Now that I’ve studied the article that inspired Robin’s recent bet, I’m completely flabbergasted by his reaction. Here’s the key figure in the original paper, showing how respondents ranked the mentality of thirteen characters.
The Experience factor explains 88% of the variance; Agency comes in a remote second, with 8% of the variance. And on the Experience factor, the robot is virtually at 0. Apparently most people (correctly, in my view) don’t think he’s conscious at all.
Yet here’s how Robin reads the results. He’s in blockquotes; my commentary isn’t.
I’m also pretty sure that while the “robot” in the study was rated low
on experience, that was because it was rated low on capacities like for
pain, pleasure, rage, desire, and personality.
He wasn’t just rated “low.” His rating was near-zero.
Ems, being more
articulate and expressive than most humans, could quickly convince most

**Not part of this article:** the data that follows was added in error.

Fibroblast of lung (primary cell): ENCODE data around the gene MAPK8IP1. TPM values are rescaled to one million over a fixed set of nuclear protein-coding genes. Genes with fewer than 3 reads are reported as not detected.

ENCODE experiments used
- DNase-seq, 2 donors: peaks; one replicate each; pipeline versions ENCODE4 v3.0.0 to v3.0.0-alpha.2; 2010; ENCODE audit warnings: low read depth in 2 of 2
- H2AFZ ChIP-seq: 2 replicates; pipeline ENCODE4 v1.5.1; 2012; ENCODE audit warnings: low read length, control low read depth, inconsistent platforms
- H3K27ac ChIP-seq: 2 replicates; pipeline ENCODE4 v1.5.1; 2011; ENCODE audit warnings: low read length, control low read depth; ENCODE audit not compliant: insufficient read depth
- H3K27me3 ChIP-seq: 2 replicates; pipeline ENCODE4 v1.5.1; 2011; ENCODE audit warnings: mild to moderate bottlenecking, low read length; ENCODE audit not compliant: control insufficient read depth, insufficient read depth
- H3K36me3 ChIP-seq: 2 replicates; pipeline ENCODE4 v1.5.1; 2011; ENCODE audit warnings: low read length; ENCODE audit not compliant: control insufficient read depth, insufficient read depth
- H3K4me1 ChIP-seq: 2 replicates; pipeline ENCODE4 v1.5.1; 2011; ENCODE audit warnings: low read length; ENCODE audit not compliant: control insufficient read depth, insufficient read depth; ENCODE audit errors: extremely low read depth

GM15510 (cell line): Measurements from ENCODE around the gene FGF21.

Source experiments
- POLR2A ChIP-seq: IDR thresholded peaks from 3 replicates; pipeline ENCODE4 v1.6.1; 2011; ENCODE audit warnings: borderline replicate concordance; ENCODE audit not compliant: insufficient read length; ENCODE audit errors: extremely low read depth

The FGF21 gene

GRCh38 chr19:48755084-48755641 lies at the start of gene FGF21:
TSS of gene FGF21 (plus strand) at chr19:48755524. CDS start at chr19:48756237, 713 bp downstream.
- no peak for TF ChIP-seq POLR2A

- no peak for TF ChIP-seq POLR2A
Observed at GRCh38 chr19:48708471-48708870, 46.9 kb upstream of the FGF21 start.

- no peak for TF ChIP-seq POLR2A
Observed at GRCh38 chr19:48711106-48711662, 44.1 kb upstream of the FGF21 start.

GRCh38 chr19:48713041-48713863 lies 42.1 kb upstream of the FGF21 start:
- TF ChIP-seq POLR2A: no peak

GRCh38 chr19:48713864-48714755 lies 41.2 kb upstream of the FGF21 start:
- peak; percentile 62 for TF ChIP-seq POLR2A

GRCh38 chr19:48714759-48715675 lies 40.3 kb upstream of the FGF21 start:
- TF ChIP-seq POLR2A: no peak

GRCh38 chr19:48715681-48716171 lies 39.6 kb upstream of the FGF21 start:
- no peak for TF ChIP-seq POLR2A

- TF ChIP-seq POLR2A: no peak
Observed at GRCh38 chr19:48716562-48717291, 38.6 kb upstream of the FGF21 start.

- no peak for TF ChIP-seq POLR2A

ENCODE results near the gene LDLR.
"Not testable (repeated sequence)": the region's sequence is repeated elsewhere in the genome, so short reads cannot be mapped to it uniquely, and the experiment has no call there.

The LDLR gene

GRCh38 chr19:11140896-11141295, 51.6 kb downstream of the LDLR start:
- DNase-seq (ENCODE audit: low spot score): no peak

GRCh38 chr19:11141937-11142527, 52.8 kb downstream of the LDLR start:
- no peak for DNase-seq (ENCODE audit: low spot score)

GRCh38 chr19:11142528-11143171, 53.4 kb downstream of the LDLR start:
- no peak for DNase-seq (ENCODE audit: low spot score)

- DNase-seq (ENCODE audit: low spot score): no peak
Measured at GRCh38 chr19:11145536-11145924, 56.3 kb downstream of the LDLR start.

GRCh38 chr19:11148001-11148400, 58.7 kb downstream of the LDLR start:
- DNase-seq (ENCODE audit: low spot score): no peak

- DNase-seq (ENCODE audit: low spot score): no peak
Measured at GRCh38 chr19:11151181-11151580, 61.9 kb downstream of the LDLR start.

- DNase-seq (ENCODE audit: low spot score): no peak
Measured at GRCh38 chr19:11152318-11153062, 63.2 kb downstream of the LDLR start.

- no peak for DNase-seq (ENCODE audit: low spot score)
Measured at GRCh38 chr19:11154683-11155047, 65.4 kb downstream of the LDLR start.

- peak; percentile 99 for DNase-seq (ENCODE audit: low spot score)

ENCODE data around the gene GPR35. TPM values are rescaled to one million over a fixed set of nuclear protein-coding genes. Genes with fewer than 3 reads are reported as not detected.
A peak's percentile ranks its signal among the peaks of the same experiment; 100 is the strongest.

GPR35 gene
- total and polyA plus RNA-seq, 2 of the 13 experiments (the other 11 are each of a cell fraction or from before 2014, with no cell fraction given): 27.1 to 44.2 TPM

biological humans that they act very much like creatures with such
How badly would the robot’s mentality scores have to be to make Robin say the opposite?
You might claim that humans will all insist on rating
anything not made of biochemicals as all very low on all such
capacities, but that is not what we see in the above survey,
Actually, every living character made out of biochemicals scored at the mid-point or higher on Experience. Respondents rated a dead body higher in Experience than a functioning robot. A dead body! The only creature in the robot’s league was God himself, who is also generally not supposed to be made out of biochemicals.
P.S. At this point, I would be willing to bet that if the same study were re-done with an “em” character added, the em would score less than .6 on the Experience factor on a 0-1 scale. Note: .5 is roughly the score of a fetus or someone in a permanent vegetative state. Per my original reservations, however, I would not bet more than $500 at even odds. Robin doesn’t care for this bet, but so far we haven’t been able to work out anything mutually acceptable.